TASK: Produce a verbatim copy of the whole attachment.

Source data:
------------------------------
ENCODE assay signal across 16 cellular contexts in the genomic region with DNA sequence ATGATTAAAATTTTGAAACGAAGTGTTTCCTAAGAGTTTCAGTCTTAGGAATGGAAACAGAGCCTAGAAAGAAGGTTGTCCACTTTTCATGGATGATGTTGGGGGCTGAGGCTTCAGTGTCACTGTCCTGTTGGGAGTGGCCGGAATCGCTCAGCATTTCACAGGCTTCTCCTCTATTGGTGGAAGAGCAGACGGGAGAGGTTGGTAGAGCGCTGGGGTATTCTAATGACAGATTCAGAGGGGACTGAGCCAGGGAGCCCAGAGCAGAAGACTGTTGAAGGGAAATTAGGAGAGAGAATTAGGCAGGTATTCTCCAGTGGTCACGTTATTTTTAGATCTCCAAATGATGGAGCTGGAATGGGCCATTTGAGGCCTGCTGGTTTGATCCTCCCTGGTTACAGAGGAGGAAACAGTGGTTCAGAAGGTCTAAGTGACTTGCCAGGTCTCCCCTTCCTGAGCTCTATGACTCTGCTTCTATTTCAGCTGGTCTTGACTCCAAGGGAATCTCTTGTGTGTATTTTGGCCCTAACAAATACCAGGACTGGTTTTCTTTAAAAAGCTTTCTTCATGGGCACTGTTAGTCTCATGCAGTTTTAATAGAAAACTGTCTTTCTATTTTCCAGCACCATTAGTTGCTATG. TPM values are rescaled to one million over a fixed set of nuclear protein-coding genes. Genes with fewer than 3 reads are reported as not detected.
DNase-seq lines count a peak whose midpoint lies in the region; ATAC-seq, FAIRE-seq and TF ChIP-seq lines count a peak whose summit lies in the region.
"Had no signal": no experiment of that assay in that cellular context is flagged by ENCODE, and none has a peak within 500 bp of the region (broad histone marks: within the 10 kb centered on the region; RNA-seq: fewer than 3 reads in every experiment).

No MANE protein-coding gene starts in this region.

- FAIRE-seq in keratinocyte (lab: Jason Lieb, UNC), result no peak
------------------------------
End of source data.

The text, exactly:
ENCODE assay signal across 16 cellular contexts in the genomic region with DNA sequence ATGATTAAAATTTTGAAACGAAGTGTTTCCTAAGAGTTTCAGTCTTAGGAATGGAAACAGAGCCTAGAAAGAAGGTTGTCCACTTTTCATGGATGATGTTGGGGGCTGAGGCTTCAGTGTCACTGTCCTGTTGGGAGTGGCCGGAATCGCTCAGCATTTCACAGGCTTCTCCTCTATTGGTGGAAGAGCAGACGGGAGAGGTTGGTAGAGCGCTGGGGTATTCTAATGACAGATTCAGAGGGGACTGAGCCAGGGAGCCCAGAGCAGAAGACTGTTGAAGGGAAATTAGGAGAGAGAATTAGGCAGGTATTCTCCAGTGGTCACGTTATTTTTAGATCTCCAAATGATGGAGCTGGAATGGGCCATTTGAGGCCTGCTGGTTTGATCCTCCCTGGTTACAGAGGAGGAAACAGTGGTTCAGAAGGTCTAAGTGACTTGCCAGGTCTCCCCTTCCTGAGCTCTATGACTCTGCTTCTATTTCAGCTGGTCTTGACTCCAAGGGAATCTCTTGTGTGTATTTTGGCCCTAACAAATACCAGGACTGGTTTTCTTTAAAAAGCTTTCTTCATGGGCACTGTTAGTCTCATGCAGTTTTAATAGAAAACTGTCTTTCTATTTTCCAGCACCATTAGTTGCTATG. TPM values are rescaled to one million over a fixed set of nuclear protein-coding genes. Genes with fewer than 3 reads are reported as not detected.
DNase-seq lines count a peak whose midpoint lies in the region; ATAC-seq, FAIRE-seq and TF ChIP-seq lines count a peak whose summit lies in the region.
"Had no signal": no experiment of that assay in that cellular context is flagged by ENCODE, and none has a peak within 500 bp of the region (broad histone marks: within the 10 kb centered on the region; RNA-seq: fewer than 3 reads in every experiment).

No MANE protein-coding gene starts in this region.

- FAIRE-seq in keratinocyte (lab: Jason Lieb, UNC), result no peak